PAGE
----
asyncio generally requires that you provide a “session”/“client” object that contains the run loop for the async operations. I think that when you refactor a library to support asyncio, you provide a non-async wrapper around it which spins up the execution loop for each operation, although there might be a better pattern for it these days.
An antipattern I’ve seen a lot is people wrapping a non-async library in a threadpool and then have the async wrapper block on the future, but that completely misses the point to asyncio and makes everything perform way worse.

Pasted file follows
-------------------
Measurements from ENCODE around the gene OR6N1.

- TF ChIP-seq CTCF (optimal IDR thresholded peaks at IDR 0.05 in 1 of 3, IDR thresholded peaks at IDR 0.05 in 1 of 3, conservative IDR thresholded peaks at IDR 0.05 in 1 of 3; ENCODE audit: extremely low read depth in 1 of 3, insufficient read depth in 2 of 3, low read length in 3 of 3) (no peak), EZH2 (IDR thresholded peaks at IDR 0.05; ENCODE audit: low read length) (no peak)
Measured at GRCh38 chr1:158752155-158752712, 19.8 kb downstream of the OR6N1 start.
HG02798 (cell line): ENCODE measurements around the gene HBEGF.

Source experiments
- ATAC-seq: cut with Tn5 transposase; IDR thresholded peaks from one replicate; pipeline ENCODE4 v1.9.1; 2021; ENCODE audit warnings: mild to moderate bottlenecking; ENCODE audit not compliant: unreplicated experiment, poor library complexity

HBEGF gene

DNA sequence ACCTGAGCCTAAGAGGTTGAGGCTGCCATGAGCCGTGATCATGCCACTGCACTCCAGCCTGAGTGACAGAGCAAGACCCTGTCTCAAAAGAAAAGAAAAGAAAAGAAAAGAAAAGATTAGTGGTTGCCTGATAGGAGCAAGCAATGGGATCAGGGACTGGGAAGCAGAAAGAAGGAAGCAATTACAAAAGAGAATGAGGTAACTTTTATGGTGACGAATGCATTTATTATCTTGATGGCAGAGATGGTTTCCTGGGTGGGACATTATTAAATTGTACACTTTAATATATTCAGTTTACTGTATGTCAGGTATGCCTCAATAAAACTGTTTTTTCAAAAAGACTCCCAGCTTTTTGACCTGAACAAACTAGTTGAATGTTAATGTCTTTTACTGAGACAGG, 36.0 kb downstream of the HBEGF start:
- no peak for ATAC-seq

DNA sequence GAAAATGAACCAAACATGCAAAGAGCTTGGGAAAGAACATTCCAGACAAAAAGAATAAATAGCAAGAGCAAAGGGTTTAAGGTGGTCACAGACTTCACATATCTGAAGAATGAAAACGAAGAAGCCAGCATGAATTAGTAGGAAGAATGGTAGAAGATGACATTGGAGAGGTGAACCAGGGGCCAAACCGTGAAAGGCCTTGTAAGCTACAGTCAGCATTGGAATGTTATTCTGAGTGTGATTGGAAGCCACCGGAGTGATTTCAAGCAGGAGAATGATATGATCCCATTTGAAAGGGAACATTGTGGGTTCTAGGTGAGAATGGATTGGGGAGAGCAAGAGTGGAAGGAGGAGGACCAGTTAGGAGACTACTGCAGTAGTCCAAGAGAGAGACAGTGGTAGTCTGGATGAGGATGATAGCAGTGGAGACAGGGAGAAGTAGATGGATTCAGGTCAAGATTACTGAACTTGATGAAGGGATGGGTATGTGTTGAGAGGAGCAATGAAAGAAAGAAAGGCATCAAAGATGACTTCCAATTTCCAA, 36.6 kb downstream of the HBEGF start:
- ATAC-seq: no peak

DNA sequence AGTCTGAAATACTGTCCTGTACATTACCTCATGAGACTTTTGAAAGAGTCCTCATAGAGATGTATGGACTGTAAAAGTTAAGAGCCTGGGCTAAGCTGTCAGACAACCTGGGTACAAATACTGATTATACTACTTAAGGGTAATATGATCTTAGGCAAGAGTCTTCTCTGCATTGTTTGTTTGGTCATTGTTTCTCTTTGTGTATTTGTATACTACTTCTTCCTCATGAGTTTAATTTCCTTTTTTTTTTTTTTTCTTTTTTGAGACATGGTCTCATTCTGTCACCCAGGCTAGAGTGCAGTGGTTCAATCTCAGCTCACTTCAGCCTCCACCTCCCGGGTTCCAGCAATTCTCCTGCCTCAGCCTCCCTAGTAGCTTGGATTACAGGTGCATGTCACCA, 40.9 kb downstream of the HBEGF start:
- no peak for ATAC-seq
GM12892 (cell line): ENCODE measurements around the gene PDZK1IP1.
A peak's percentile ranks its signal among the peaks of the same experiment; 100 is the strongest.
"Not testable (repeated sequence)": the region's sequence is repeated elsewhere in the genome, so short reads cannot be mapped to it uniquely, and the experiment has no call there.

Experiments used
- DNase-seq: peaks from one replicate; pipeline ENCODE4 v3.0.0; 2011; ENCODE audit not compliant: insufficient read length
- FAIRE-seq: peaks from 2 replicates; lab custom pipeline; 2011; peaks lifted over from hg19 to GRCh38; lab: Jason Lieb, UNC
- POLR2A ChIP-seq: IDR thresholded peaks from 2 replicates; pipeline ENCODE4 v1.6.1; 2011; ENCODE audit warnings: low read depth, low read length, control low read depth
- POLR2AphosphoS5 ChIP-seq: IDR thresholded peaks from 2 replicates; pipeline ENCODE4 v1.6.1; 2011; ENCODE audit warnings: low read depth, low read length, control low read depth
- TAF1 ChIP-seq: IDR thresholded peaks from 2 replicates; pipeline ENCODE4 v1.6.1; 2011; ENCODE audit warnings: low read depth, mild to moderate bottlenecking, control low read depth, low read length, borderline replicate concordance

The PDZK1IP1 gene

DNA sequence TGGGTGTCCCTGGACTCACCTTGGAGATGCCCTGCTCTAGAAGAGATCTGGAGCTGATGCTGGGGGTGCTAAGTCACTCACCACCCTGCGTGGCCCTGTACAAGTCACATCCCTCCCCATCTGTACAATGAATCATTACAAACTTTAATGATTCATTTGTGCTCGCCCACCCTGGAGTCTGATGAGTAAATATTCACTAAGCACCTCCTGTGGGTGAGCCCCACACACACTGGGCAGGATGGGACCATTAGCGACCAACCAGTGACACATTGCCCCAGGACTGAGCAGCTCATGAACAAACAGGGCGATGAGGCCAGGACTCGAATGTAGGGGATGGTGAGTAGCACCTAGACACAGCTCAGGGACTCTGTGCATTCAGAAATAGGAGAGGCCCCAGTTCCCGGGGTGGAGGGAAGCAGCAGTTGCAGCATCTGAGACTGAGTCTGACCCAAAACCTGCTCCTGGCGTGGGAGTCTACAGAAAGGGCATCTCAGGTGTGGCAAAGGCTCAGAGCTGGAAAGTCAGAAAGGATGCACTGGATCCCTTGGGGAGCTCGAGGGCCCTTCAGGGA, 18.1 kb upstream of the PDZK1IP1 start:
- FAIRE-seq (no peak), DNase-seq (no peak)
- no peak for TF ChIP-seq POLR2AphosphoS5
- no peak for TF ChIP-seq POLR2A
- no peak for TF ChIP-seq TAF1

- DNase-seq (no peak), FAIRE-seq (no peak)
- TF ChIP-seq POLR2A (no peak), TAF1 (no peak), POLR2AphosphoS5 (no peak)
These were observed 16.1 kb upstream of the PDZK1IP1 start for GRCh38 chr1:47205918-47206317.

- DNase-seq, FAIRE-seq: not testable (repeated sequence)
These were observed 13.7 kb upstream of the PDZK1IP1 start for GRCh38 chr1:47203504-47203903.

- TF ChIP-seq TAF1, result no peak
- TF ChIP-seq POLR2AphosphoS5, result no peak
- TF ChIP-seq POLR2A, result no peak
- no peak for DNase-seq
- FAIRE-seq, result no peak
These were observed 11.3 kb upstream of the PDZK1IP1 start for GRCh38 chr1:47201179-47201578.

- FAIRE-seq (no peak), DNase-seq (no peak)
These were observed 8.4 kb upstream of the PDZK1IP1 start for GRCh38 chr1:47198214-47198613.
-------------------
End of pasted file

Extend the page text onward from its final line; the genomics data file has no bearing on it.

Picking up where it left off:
asyncio is kind of wonky to wrap your head around at first but it’s well worth it for the major performance gains you get. It can be a huge pill to swallow though, and given that most Python web apps are still running in a thread-per-connection context (because wsgi is designed around it) it can feel like a chicken-egg scenario at times. But doing the work of moving to asyncio (and providing a non-async wrapper around it) makes it easier for more things to move to asyncio and getting the performance benefits as a result, so it’s a net good IMO, even if it isn’t heavily used right away.